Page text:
March 28th, 2012
Translating Health Problems For My Dad Brought Us Closer

My parents spent more than 40 years in this country; they never felt compelled to learn English. Sometimes I feel that my parents had children in order to have translation services. I should be grateful to the monolingual staff at the DMV who would roll her eyes at my father’s gasping attempts at broken English – otherwise I would not be here today. The other reason why I am grateful is because I had a holiday any time my parents had a doctor’s appointment.

I was far too truthful, in the sense that I would not cover for my parents. In the eyes of America, my parents had no explanation as to why their cholesterol levels were higher than the Gross National Product. In reality, my mother used so much lard that it would eclipse what the food she was cooking was originally supposed to taste like. My father was told that he needed to watch his weight, so naturally he switched over to Bud Light. He had me tell the doctor that he never touched a drop of alcohol — unless it was a social event. (For the record, asking me what Dodger score was on a Friday night totally counted as a social event.)

Consequently, my sister became the official family translator from childhood to adulthood. She would drive my parents to their medical appointments, and sorted through their medical prescriptions. One time, my sister did not want to tell my father he needed a prostate exam. She knew that he was not going to cooperate, so she helped him change into his hospital gown, started holding his hand and did not let go. Then he felt a discomfort he was unfamiliar with. My father always recalled the story with all the anger and remorse of a man who had bitten off more than he could chew. He would never forgive my sister, as if she put the doctor up to it.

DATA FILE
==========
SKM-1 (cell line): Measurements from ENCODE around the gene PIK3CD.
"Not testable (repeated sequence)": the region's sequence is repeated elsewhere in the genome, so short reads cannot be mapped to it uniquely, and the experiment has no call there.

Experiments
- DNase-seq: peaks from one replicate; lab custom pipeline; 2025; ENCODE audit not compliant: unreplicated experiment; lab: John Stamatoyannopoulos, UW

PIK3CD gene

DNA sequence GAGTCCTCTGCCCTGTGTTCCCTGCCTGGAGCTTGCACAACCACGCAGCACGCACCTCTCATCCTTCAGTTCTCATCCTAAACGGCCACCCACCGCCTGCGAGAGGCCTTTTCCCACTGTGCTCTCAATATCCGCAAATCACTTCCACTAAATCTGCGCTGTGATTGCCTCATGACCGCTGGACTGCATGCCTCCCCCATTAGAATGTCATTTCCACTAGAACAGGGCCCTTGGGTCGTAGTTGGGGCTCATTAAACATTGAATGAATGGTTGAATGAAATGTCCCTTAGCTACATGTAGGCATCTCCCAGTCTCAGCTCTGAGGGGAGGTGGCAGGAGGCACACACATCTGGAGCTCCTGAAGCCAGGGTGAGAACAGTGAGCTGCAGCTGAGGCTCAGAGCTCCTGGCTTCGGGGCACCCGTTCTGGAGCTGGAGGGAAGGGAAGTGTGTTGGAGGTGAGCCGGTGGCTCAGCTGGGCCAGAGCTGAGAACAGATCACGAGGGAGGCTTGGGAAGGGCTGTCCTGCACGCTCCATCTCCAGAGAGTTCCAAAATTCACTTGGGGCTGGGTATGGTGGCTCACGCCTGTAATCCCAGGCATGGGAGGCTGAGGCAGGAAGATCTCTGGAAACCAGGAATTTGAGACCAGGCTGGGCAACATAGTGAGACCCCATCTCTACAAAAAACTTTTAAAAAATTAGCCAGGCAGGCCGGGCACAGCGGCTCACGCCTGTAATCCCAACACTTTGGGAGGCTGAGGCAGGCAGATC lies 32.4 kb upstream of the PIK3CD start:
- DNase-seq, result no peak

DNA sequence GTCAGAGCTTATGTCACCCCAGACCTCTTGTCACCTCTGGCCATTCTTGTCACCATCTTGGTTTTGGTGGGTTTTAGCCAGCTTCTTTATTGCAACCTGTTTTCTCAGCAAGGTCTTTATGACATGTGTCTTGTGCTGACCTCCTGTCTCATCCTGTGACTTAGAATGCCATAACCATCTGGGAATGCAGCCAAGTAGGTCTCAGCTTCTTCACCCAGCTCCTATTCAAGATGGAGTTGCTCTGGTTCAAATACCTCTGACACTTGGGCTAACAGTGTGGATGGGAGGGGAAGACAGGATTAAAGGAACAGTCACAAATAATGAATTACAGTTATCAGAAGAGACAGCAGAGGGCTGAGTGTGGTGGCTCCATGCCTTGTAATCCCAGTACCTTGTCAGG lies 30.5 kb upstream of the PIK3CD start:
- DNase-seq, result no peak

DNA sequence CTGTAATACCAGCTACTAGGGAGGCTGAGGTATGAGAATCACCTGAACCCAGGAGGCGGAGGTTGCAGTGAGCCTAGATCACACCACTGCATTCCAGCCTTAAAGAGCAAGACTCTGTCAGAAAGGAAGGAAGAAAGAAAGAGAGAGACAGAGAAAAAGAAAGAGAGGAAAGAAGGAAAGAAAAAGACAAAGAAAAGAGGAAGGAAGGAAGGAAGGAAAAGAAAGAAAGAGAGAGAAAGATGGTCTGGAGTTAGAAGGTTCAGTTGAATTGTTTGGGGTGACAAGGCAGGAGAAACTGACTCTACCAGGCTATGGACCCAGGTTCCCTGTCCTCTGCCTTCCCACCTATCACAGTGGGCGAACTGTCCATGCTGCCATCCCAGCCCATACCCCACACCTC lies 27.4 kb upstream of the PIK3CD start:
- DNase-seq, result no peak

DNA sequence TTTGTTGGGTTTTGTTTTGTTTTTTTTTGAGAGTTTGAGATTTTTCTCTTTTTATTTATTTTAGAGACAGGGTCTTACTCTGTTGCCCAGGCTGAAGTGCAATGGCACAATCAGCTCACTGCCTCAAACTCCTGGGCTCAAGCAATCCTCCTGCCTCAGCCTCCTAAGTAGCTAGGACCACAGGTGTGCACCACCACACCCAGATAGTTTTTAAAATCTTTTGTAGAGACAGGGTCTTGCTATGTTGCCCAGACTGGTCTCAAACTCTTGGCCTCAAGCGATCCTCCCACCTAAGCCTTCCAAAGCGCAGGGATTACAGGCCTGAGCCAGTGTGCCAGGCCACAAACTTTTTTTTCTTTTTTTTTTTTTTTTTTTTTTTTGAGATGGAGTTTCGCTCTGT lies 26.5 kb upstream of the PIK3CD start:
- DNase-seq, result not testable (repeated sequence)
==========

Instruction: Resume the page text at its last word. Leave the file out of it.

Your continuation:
My father was a wooden man who worked so hard he could give a donkey an inferiority complex. He never got to enjoy his retirement, because as soon as he stopped working he was diagnosed with renal failure, which in turn became dialysis treatments three times a week. My sister was there with him as he argued with doctors and rejected their advice. He would eventually follow their advice, but I think it made him feel better to send them to hell. It was disheartening to watch the downward spiral, as hospital stays grew longer and longer and came in shorter intervals.

It was inspiring in a kind of way you know you should not be inspiring, but it fills your heart with courage. Throughout the grimace-inducing pain, memory lapses and countless needles, my father still had the time and energy to comment about the nurse’s physical attributes. The nurses always wanted to know what he was saying, but that was something we kept to ourselves, because the meaning was bound to get lost in translation.

[Image Courtesy Stethoscopes]

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